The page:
Discarded needle pickup numbers down substantially

By Sarah Stone
May 1, 2013 - 12:12pm

It appears some public education and services in the City of Prince Albert are working.

The latest Prince Albert Fire Department (PAFD) statistics presented at the Service Reviews show a substantial decrease in the number discarded needle pickups from 2009-2012.

With much of the snow already melted this year they’ve seen just less than 400 needles, but have yet to calculate the exact statistics.

“It’s been over 100 [calls] we’ve attended and we’ve picked up over 389 sharps,” said Battalion Chief Curtis Mickelson. “Usually you find more in the downtown core, but you do find some in residential areas.”

When members of the fire department are dispatched for a “sharps” pick-up they will walk the area and for further discarded needles. This task usually takes 30 minutes.

In 2008, the PAFD spent 273 man hours attending sharps pick-ups, but by 2012 that number dropped to 72 hours.

Mickelson said now that there are fewer calls the department can focus their efforts on other tasks.

“We get the chance to get some re-inspections completed, as well as preventative maintenances around the station and ongoing training,” he said, adding it’s vital to make sure businesses are compliant with fire codes and making sure their own equipment is working and ready to go.

One of the reasons the Service Review cites for the dramatic turn of events is proper education from the Prince Albert Parkland Health Region and other partnering stakeholders.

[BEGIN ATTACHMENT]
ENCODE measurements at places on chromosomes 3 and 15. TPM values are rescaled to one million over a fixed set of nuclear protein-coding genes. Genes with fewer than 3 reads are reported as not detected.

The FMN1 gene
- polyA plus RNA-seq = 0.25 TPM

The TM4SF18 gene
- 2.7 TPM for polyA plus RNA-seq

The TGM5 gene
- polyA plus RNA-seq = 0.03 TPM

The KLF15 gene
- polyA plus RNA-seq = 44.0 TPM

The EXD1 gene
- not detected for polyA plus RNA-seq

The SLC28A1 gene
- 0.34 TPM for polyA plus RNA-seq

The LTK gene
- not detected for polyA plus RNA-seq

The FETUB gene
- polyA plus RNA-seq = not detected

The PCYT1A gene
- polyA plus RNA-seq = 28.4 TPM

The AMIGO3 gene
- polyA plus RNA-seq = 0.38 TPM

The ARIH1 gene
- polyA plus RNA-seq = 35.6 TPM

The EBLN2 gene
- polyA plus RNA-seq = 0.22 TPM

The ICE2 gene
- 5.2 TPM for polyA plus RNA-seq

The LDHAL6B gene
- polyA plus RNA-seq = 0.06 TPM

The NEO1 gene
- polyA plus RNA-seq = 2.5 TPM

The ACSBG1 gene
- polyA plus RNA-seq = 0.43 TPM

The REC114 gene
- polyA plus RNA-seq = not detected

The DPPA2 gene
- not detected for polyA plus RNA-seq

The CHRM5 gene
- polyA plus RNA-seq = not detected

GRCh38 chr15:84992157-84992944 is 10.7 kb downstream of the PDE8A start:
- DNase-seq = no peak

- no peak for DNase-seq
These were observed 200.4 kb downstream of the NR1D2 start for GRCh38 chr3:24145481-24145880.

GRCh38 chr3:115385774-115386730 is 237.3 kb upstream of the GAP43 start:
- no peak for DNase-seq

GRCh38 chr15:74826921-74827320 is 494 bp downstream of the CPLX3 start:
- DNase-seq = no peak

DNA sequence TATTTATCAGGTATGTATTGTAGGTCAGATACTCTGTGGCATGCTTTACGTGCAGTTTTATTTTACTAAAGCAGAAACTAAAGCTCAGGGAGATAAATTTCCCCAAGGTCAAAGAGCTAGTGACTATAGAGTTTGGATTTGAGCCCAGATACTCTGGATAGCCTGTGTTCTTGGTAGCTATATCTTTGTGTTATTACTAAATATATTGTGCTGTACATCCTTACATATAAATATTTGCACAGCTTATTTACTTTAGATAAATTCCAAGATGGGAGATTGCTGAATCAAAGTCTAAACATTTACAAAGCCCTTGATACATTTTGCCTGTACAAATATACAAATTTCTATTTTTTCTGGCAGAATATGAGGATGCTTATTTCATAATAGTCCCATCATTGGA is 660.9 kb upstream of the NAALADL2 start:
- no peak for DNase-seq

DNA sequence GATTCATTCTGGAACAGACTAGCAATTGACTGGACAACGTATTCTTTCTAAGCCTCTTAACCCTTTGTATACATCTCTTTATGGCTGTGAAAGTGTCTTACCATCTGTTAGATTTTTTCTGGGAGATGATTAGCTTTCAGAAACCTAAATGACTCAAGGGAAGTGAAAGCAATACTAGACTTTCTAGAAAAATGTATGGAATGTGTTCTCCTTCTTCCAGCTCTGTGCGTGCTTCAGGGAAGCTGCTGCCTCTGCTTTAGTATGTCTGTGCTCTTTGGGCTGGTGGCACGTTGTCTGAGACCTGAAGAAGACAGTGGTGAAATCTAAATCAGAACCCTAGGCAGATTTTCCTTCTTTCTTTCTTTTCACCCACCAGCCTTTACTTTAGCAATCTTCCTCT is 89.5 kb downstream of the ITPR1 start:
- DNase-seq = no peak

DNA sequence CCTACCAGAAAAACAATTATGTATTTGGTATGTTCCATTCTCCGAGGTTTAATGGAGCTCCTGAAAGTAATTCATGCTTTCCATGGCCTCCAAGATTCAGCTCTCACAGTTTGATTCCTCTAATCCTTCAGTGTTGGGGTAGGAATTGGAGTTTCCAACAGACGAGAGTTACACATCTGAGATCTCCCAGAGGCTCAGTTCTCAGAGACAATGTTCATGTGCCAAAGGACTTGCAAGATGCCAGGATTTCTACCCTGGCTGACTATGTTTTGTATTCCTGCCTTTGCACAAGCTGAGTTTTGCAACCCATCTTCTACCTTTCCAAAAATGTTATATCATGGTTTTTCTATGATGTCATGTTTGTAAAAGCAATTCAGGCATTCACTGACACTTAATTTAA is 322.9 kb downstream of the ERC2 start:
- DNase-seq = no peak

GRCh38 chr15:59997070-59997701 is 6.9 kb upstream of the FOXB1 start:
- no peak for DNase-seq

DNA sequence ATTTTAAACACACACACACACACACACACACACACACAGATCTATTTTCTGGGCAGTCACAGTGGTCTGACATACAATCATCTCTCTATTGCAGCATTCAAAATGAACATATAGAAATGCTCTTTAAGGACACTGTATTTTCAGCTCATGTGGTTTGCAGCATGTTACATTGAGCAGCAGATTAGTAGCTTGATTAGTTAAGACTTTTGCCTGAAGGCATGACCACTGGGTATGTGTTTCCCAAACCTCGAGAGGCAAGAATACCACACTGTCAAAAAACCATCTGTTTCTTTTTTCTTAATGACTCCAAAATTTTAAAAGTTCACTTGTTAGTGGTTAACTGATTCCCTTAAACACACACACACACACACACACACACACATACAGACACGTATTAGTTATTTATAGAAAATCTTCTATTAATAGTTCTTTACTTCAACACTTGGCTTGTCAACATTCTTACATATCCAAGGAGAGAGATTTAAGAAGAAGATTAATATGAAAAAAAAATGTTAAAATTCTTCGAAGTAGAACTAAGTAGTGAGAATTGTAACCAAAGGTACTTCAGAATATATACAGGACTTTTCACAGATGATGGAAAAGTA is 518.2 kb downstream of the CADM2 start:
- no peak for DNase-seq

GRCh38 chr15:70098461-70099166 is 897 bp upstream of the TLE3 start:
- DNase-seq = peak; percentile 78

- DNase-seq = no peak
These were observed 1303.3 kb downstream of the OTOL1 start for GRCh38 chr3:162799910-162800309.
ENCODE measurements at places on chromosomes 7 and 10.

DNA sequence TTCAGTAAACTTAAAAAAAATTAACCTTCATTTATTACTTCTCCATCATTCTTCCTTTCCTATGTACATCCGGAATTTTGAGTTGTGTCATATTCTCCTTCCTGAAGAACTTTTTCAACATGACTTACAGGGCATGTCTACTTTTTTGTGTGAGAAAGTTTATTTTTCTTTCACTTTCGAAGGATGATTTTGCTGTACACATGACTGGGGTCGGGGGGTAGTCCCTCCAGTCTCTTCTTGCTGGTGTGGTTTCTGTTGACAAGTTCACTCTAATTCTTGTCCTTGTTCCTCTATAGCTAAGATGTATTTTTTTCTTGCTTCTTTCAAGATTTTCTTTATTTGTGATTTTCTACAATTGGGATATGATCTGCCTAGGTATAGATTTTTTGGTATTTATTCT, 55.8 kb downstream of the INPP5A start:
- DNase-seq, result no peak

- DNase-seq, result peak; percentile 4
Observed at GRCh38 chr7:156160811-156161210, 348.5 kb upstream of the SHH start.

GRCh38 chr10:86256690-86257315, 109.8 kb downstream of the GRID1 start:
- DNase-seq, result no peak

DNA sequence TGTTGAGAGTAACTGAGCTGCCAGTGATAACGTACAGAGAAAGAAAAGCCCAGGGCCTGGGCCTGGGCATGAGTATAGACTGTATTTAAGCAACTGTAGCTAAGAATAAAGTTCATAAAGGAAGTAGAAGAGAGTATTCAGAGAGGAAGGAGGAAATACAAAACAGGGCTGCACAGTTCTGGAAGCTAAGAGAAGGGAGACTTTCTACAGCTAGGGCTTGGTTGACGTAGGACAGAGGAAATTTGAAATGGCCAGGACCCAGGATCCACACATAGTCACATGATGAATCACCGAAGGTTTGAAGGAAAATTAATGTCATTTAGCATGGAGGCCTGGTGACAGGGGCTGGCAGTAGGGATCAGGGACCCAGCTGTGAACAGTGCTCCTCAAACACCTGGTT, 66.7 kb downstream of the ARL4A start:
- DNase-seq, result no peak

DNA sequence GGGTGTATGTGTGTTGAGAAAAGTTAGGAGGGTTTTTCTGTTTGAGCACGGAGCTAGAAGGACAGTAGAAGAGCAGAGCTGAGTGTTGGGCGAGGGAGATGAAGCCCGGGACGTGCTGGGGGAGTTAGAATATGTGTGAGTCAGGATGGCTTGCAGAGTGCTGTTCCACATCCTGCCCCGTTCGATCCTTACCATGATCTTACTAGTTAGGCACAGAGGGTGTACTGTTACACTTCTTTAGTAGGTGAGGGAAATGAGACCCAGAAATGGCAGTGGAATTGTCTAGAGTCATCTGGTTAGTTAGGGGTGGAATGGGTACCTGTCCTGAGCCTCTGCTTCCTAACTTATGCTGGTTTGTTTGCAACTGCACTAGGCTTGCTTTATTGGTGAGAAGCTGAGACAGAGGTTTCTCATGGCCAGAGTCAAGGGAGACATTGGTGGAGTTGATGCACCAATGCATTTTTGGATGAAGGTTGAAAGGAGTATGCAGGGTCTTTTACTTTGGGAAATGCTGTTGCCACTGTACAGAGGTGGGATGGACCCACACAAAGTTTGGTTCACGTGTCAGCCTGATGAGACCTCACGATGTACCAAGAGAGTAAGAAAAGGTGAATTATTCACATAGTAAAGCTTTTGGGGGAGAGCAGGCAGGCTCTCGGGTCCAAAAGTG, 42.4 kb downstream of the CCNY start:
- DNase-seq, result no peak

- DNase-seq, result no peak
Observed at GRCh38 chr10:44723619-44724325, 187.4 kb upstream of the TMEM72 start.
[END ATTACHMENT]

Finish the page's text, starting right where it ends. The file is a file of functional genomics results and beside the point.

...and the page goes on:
“When people do come to the access place to receive their needles, the councillors there do encourage people to dispose of their needles properly. Some are also given a disposal box that they can utilize at home where they can utilize at home and then bring that in and then we dispose of it in a proper way,” said Lynnda Berg, vice-president of Primary Care.

“I think it’s definitely been a client education kind of one-on-one as people come in and I think a lot of the clients are mindful of the dangers of leaving sharps in the environment these days, so I think that has a big effect.”

The return rate in the needle exchange program is 90 to 95 per cent, which is quite high, Berg explained. This means only a few percentage of the needles they hand out aren’t making it into a safe disposal area.

She believes more public drop boxes in higher risk areas of the community is another way to make the Prince Albert safer and cleaner.

If someone from the public does come across discarded needles and feels they can handle the situation, Mickelson said there is a proper disposal method to ensure safety.

“If they find a needle we recommend that you put on a pair of gloves, you pick the needle up by the barrel portion of it, and they can just place it into an empty pop bottle container with a screwed cap on it and bring it to one of the needle drop-off points in the city.”

There are drop-offs points at the back of the liquor store on First Avenue East, beside the fire hall on 15th Street, on the alley side of National Hotel and 13th Street West across from Dent’s Ball Park.

For additional needle drop box locations contact the Straight to the Point Harm Reduction Program at 306-765-6533.

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On Twitter: @sarahstone84
 

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